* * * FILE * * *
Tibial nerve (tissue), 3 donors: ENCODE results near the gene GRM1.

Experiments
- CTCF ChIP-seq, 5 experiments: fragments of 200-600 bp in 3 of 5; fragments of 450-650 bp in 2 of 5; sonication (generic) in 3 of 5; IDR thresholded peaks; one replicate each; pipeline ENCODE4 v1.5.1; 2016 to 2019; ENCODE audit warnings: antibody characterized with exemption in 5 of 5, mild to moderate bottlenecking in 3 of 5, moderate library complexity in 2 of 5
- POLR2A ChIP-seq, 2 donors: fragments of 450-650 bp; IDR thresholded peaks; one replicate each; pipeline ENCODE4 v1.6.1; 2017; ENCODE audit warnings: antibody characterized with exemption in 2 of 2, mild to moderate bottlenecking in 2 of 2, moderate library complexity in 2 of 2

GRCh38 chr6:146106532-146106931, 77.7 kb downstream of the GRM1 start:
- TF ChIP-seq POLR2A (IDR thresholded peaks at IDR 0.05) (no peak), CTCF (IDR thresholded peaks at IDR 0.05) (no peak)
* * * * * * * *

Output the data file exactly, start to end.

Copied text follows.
Tibial nerve (tissue), 3 donors: ENCODE results near the gene GRM1.

Experiments
- CTCF ChIP-seq, 5 experiments: fragments of 200-600 bp in 3 of 5; fragments of 450-650 bp in 2 of 5; sonication (generic) in 3 of 5; IDR thresholded peaks; one replicate each; pipeline ENCODE4 v1.5.1; 2016 to 2019; ENCODE audit warnings: antibody characterized with exemption in 5 of 5, mild to moderate bottlenecking in 3 of 5, moderate library complexity in 2 of 5
- POLR2A ChIP-seq, 2 donors: fragments of 450-650 bp; IDR thresholded peaks; one replicate each; pipeline ENCODE4 v1.6.1; 2017; ENCODE audit warnings: antibody characterized with exemption in 2 of 2, mild to moderate bottlenecking in 2 of 2, moderate library complexity in 2 of 2

GRCh38 chr6:146106532-146106931, 77.7 kb downstream of the GRM1 start:
- TF ChIP-seq POLR2A (IDR thresholded peaks at IDR 0.05) (no peak), CTCF (IDR thresholded peaks at IDR 0.05) (no peak)